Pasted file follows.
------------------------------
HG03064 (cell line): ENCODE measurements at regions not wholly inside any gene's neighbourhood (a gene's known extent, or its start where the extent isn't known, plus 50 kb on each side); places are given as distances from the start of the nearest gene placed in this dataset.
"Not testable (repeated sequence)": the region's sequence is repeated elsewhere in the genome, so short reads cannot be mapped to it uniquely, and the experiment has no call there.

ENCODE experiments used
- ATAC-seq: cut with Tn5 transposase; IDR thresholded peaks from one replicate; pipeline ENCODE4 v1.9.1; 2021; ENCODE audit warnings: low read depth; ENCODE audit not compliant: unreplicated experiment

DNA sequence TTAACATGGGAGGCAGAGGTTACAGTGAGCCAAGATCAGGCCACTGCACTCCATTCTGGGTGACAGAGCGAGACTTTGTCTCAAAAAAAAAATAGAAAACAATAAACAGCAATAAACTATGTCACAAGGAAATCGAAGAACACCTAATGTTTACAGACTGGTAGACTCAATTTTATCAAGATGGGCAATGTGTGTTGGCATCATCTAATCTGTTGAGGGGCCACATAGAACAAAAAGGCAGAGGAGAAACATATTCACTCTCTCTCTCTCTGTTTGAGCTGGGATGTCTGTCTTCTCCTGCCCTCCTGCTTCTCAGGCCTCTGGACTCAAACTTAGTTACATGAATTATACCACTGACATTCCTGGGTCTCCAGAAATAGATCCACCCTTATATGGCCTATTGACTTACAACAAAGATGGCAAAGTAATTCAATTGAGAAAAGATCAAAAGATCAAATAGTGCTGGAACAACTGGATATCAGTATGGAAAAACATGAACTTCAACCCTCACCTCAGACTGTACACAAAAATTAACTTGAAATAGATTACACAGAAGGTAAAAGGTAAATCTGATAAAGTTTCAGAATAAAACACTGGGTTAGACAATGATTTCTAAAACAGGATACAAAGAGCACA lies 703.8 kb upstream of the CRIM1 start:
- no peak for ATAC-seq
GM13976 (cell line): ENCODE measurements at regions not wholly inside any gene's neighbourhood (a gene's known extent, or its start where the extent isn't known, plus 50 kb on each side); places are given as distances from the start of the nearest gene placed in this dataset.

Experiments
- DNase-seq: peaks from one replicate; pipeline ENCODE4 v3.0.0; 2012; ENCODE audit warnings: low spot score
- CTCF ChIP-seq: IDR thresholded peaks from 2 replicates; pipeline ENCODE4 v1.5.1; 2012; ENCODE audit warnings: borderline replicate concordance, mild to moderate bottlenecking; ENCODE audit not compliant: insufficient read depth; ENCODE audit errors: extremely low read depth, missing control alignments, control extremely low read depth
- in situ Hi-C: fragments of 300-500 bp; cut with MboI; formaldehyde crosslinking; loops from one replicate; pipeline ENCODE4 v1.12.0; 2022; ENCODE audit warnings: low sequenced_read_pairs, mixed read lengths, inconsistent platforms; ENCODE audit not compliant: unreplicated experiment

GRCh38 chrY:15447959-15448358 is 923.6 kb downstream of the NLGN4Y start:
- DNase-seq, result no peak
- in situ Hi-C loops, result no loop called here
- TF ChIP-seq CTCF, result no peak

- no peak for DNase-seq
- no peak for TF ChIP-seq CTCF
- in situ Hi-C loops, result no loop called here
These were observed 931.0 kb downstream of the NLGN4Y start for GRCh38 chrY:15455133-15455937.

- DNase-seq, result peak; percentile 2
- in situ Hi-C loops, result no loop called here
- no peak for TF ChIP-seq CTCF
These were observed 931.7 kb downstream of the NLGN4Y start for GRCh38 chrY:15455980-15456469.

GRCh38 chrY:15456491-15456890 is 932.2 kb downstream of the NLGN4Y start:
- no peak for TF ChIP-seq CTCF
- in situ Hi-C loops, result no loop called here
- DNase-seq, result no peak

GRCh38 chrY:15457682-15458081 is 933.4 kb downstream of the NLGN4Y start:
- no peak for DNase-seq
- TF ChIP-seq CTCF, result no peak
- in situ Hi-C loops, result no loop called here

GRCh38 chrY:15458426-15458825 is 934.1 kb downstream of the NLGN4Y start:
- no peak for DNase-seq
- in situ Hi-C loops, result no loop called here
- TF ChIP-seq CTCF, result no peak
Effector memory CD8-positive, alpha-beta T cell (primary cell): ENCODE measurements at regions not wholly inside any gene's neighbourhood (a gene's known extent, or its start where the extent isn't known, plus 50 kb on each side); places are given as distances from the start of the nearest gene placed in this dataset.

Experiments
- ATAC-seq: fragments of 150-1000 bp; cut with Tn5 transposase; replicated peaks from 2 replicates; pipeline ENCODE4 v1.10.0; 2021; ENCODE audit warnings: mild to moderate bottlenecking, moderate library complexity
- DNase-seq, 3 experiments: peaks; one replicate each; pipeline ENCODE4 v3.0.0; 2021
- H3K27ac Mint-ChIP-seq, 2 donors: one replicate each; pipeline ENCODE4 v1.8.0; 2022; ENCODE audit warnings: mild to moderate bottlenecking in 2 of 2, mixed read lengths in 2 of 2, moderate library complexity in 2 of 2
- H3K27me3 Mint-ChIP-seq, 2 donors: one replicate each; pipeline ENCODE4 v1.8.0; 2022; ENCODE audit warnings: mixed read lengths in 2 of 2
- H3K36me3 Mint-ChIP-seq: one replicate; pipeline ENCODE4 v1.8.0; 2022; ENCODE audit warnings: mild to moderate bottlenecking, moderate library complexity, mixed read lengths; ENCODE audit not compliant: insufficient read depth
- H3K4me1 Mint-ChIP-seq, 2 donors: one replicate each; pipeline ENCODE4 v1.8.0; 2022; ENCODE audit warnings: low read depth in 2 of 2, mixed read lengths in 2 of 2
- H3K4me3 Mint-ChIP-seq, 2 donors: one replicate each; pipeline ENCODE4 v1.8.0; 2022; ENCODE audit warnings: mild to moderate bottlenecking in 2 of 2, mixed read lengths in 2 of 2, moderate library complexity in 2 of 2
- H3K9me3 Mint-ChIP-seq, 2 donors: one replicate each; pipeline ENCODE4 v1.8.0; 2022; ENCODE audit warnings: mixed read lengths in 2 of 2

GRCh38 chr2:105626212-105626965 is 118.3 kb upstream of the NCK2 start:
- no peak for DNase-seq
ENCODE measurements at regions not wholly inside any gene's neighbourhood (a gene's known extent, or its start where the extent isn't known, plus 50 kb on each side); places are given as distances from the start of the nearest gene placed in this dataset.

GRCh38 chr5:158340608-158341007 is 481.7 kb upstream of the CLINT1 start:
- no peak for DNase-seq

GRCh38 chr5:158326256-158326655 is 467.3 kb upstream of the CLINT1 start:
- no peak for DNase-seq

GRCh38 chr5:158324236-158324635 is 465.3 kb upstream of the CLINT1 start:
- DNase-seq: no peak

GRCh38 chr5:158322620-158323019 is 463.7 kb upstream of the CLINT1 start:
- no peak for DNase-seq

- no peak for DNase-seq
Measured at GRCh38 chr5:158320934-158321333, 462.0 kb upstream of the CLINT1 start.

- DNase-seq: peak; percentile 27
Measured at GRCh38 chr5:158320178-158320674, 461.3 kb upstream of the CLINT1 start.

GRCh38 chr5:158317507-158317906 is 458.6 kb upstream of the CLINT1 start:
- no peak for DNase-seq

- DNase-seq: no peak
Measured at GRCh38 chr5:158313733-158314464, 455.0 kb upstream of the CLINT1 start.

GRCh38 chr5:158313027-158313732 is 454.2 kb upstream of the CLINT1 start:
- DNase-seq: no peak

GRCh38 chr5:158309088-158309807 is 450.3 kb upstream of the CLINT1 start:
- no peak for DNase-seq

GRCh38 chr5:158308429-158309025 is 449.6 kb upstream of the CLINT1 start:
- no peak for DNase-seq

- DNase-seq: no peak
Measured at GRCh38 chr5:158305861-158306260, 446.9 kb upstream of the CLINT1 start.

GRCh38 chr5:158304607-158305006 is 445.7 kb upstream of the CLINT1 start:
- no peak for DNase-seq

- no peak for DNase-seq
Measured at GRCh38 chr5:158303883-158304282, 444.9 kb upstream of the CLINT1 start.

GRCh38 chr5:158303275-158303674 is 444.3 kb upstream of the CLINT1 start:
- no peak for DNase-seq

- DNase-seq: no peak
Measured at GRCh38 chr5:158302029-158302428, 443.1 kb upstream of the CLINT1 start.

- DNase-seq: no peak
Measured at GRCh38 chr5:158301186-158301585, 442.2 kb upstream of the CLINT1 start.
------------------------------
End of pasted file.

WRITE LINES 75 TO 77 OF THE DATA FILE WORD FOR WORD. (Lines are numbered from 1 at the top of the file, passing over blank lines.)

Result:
- no peak for DNase-seq
Measured at GRCh38 chr5:158303883-158304282, 444.9 kb upstream of the CLINT1 start.

GRCh38 chr5:158303275-158303674 is 444.3 kb upstream of the CLINT1 start: